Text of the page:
Jun 08, 2012 - Seeking Jazz Pianists for the Young Artists Competition


          For the first half-dozen years of its existence, the Young Artists Competition presented by the Oklahoma Israel Exchange, or OKIE, gave classical pianists between the ages of 21 and 28 the chance to play a series of concerts in Israel, with travel and accommodations provided. The winner was also spotlighted in a special Oklahoma performance.

            This year’s contest offers the same chances to perform. However, the genre has shifted. Now, the musicians will be playing jazz.

            “When we first started it, we went to classical music because, for the first three years or so, our host was the OK Mozart Festival [in Bartlesville],” explains Manuel Prestamo, the chairman of cultural programs for OKIE. “Then, the festival was much more classical than popular music, although that’s shifted in recent years.”

             “I had the good fortune of running into [the Oklahoma Jazz Hall of Fame’s] Jeff Kos at the Oklahoma Arts Council’s annual meeting, which was being held in Tulsa. He said, `I’m interested in what you’re doing,’ and I said, `Well, I’m interested in what you’re doing.’

            “We got together, and out of that, we decided it would be a very positive thing to highlight jazz and make known in Israel a jazz artist from Oklahoma. We connected the dots rather quickly after that.” 

            “Our historian and chief archivist, Jeff Koss, brought it all together,” adds Jazz Hall CEO Jason McIntosh. “We saw right away that it fit with our commitment to community involvement and participation in different cultural activities. It is an incredible opportunity for young musicians. How often do you get to tour and play in Israel?”

            A series of meetings among Prestamo, Kos, and McIntosh led to the Oklahoma Jazz Hall of Fame hosting the annual event, which means that both the semifinals and the concert introducing the 2012 winner will take place there. The Jazz Hall joins the Jewish Federation of Tulsa as a co-sponsor of the competition.

            This year, the semifinals are scheduled for Sunday, June 17, and Monday, June 18.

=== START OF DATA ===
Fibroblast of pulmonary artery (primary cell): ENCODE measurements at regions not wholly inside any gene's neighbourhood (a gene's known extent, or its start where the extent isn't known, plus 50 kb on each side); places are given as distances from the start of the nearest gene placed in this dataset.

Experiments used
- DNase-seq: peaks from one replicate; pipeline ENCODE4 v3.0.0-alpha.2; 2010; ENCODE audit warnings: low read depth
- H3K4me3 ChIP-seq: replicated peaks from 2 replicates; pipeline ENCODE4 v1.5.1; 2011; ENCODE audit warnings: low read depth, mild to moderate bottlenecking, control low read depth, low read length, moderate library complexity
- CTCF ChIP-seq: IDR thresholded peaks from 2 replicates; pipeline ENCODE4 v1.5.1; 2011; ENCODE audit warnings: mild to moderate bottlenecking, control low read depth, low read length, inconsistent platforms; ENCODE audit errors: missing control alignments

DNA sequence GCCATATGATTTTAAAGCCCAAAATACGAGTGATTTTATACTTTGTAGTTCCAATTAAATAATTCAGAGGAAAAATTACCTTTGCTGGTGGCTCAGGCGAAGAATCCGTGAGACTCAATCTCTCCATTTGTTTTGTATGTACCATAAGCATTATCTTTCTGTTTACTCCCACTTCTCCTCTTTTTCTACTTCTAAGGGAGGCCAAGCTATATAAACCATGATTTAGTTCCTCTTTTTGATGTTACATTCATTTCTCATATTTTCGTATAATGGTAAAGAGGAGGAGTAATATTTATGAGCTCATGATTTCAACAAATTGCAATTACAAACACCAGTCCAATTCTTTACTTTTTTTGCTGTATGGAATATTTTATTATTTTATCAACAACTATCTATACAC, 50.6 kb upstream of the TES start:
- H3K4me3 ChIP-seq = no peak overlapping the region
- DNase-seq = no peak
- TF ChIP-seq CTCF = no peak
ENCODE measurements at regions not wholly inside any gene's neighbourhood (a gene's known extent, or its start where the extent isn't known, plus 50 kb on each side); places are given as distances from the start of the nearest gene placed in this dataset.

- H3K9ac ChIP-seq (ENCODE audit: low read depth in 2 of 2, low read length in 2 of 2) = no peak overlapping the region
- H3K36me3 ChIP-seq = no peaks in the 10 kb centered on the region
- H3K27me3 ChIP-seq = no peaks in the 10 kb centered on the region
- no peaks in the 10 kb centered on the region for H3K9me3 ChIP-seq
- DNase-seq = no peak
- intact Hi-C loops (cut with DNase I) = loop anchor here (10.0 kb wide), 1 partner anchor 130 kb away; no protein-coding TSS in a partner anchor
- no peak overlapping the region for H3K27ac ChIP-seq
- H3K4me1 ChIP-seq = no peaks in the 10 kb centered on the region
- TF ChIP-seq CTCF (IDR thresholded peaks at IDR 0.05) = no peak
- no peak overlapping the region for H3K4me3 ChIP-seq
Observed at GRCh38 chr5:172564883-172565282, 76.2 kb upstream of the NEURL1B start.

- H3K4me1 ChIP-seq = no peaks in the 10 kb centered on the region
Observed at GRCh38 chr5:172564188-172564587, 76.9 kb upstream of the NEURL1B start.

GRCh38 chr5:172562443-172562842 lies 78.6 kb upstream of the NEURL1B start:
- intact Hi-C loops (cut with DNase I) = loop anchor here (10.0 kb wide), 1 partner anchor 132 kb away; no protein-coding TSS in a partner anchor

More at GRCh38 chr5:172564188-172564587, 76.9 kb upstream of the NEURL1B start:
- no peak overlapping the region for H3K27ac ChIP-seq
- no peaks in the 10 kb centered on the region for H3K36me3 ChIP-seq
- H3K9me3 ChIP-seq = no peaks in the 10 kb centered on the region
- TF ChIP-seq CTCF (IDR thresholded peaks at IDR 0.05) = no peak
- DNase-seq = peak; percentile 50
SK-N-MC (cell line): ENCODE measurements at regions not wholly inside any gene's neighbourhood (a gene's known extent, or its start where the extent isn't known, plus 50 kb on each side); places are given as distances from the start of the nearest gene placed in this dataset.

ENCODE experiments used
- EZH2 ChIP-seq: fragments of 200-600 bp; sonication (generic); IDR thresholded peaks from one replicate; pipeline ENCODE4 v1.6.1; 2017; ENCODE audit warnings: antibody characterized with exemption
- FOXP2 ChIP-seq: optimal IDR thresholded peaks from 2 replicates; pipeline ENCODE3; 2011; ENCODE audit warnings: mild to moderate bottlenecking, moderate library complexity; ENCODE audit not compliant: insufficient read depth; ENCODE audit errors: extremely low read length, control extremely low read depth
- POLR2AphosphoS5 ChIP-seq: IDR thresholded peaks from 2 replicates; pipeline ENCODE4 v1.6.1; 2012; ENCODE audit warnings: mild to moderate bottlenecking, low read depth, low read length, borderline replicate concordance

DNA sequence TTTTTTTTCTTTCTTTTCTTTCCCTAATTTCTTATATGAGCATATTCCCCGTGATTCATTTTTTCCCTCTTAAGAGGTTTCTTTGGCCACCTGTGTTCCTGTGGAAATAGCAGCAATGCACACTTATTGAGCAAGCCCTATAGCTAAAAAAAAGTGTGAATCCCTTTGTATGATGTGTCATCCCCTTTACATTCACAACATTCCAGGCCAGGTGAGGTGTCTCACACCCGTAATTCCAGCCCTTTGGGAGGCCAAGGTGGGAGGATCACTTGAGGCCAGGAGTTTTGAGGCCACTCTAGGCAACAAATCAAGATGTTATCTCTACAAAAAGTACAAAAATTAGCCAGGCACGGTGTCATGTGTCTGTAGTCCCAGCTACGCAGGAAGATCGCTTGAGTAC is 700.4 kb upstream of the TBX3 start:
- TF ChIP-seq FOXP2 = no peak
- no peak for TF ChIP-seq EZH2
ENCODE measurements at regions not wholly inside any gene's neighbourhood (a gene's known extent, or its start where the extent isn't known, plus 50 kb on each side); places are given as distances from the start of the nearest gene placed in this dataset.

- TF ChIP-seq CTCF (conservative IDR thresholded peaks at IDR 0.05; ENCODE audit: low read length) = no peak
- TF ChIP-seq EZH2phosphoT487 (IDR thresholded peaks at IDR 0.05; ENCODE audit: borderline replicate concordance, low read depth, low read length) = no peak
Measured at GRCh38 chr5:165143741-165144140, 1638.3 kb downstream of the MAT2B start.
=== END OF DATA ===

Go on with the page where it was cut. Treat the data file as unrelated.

“They’re open to the public, and we make a very strong effort to try to let students and teachers know about them,” says Prestamo. “A large part of our audience during the competition events is made up of students and teachers. We’ll have teachers come in with 20 students or so, and sometimes they’ll often rate the competitors themselves and then see how their ratings compare with what the judges say.

            “This year’s winner will then be publicly presented to an audience at our grand finale concert,” he adds. “Usually, the winner plays the first and then it’s turned over to the person who won the year before.”

            The latter performer happens to be Tulsa’s Barron Ryan, winner of the 2011 OKIE Young Artists Competition. Although he took the honor when the musical form was still classical, Ryan is well known to audiences for his facility as a jazz player – giving further credence to the oft-expressed notion that jazz is America’s classical music. The 2012 champion will be introduced at Ryan’s July 22 concert at the Jazz Depot, prior to the ten-day tour in Israel.

            “When the winner first goes to Israel, he or she will spend the first two or three days in Tiberius, which is Tulsa’s sister city, with a family that will help with cultural adjustment,” notes Prestamo. “Then, from there, it’s off to Jerusalem and Tel Aviv.”

            Those interested in participating can find application materials at or Applicants must be between 21 and 28 years old and either currently attending or a graduate of an Oklahoma college, university, or community college. For more information, contact or call 918-245-2982.

            The mission of the Oklahoma Israel Exchange, according to Prestamo, “is to develop cultural, educational, and business relationships between the people of Oklahoma and the people of Israel.” 

            “We’re delighted to collaborate with Jazz Hall of Fame for the Young Artists Competition,” he adds. “I’m very excited about it and looking forward to hearing the competitors this year.” 

            The Oklahoma Jazz Hall of Fame is a 501(c)(3) non-profit cultural and educational organization, with a mission to inspire creativity and improve the quality of life for all Oklahomans through preservation, education, and performance of jazz, our uniquely American art form.